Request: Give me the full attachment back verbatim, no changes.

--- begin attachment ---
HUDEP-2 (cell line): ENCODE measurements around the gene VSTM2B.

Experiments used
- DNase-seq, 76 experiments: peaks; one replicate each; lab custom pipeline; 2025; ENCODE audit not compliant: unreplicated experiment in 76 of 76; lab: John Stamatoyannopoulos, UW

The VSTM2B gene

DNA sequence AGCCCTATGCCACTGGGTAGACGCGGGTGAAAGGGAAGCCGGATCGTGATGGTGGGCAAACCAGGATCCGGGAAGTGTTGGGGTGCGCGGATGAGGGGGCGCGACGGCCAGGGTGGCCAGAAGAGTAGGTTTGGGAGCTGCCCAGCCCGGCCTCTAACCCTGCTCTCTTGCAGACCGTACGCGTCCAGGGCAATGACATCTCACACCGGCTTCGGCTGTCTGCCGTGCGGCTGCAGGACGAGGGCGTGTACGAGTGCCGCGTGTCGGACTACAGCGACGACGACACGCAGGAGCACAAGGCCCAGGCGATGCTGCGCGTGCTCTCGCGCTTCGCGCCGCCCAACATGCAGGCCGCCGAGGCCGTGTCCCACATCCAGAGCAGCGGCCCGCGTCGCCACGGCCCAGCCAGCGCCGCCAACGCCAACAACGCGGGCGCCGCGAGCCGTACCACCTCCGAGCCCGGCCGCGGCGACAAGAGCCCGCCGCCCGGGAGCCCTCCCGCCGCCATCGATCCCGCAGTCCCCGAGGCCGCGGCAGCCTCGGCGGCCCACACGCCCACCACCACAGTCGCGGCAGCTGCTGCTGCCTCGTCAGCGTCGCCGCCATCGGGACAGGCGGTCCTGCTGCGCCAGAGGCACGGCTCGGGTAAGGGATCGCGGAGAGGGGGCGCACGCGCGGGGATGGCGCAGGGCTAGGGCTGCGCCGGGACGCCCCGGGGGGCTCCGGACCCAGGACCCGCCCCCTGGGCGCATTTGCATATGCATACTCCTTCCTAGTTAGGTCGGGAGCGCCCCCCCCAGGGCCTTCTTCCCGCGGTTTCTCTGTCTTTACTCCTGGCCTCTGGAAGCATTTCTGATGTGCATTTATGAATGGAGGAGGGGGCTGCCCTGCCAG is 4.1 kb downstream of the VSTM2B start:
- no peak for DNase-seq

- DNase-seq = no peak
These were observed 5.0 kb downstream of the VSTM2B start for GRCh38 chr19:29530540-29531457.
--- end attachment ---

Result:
HUDEP-2 (cell line): ENCODE measurements around the gene VSTM2B.

Experiments used
- DNase-seq, 76 experiments: peaks; one replicate each; lab custom pipeline; 2025; ENCODE audit not compliant: unreplicated experiment in 76 of 76; lab: John Stamatoyannopoulos, UW

The VSTM2B gene

DNA sequence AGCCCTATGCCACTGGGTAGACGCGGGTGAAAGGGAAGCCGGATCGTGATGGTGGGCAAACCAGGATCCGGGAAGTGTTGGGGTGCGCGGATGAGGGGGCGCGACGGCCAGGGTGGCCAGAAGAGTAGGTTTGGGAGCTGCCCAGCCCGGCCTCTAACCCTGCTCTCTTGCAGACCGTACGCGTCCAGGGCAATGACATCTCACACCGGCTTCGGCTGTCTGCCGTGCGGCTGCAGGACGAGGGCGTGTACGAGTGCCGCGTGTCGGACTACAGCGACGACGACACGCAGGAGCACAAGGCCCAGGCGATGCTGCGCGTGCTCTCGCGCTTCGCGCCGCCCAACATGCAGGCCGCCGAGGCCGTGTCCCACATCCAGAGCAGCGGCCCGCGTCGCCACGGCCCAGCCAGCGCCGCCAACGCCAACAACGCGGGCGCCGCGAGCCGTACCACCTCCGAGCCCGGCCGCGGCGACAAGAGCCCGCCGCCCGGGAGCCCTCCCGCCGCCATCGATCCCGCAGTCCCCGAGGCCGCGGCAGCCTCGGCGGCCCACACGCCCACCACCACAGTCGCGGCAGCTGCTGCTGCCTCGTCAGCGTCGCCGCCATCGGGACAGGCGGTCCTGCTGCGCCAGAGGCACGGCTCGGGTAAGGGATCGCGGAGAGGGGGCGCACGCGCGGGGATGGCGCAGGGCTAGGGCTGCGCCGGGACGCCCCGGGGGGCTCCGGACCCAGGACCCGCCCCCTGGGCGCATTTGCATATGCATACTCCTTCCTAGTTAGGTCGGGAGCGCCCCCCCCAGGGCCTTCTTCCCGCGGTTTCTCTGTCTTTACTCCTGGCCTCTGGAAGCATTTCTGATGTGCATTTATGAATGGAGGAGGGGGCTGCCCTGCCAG is 4.1 kb downstream of the VSTM2B start:
- no peak for DNase-seq

- DNase-seq = no peak
These were observed 5.0 kb downstream of the VSTM2B start for GRCh38 chr19:29530540-29531457.